2. Much of your training has been carried out abroad, but you are now undertaking your research career in Spain. Why did you come back here, and what made you choose Galicia?
The 2016 InTalent call caught me by surprise. I was on a research stay in the Institute of Heritage Sciences of CSIC in Santiago de Compostela, working on the National R&D plan to which I had been linked since 2015, when news of the call reached me. At the same time, I was working on a small project about social movements and the environment financed by the British Academy that I had decided to carry out in Galicia during my stay here. These experiences made me realise two things. First of all, in Galicia there is a lot of knowledge in the field of Anthropology and Social Sciences in general, and also many opportunities for growth. In that sense, the UDC is paradigmatic and not only offers these opportunities, but also total freedom to develop them. Secondly, Galicia is a very interesting place to carry out social research with regard to the environment, due to the tensions that exist in this area and the need for new studies that help to understand them. So therefore, I didn’t think twice about it and applied to the InTalent call.

José Antonio Cortés Vázquez, during the presentation of the researchers InTalent 2016.


3. Speak to us about the research project that you will be developing in the next few years at the UDC. What do you hope to achieve from your research?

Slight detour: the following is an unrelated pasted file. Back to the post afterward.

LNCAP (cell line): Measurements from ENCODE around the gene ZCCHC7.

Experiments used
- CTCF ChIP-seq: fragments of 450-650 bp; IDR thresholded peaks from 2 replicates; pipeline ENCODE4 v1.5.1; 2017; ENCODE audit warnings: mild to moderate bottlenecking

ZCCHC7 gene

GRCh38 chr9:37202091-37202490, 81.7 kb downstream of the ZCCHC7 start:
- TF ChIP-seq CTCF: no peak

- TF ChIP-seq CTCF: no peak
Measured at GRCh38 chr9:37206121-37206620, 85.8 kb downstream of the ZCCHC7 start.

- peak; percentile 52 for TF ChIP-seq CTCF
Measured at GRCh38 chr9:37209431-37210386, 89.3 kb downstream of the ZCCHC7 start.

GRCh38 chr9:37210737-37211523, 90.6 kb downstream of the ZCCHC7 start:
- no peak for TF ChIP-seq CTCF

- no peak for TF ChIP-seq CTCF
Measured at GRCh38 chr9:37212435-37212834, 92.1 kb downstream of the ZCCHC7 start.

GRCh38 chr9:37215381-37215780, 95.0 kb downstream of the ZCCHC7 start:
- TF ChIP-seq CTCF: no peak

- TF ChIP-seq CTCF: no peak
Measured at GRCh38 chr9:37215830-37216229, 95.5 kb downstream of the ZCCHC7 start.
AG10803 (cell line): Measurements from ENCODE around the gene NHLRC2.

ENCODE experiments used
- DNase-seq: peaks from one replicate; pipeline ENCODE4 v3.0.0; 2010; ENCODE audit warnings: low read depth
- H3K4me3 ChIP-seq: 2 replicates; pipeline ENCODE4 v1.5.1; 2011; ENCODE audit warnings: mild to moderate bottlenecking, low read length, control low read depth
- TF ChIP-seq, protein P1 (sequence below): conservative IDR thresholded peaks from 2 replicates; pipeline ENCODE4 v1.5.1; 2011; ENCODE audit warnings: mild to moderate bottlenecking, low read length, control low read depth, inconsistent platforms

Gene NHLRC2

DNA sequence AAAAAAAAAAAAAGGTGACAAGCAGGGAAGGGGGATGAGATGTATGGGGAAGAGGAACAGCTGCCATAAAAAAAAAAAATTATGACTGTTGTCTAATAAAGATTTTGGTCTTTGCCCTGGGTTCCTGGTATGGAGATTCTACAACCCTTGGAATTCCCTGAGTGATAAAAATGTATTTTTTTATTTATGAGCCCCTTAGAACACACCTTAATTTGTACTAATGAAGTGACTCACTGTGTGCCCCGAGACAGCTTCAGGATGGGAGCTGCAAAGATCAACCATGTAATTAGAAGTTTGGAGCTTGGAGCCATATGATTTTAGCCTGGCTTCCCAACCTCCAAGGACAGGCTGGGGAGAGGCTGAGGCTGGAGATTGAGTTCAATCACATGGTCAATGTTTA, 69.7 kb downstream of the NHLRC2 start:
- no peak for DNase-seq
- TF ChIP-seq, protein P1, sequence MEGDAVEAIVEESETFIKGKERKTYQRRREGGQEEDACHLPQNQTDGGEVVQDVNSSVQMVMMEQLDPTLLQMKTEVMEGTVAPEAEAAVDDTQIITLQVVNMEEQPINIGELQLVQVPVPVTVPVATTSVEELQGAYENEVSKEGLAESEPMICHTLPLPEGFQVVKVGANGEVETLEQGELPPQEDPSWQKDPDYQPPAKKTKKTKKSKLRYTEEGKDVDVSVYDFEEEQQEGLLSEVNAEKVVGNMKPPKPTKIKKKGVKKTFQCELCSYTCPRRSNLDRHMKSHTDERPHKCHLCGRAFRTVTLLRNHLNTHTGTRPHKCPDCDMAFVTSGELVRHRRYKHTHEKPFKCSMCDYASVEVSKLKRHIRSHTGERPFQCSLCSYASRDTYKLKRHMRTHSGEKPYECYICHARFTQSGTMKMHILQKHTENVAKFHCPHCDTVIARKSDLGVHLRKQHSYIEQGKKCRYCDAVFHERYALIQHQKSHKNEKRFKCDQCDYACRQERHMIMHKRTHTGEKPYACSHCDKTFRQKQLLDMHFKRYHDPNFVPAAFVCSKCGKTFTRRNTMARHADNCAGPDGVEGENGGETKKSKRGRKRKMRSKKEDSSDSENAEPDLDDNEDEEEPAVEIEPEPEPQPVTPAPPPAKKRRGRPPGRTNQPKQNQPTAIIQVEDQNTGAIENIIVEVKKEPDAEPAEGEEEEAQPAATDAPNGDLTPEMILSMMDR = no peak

The project I am going to carry out is focused on the transformations that have taken and are taking place in rural areas due to the implantation of conservation policies, the most clear example of which is in natural protected areas. This relationship for the most part has been tense. The majority of problems are related to the type of management that is set out for these areas. There are directly related topics, such as, the ability to participate in key decisions or the way of distributing the expenses and profits associated with declaring a natural area among inhabitants. The complexity of these issues, which must be solved if the sustainable use of natural resources is to have a future, requires detailed social analysis and knowledge and understanding of the relationship inhabitants maintain with the environment that surrounds them. From there we must then explore fairer ways of managing them.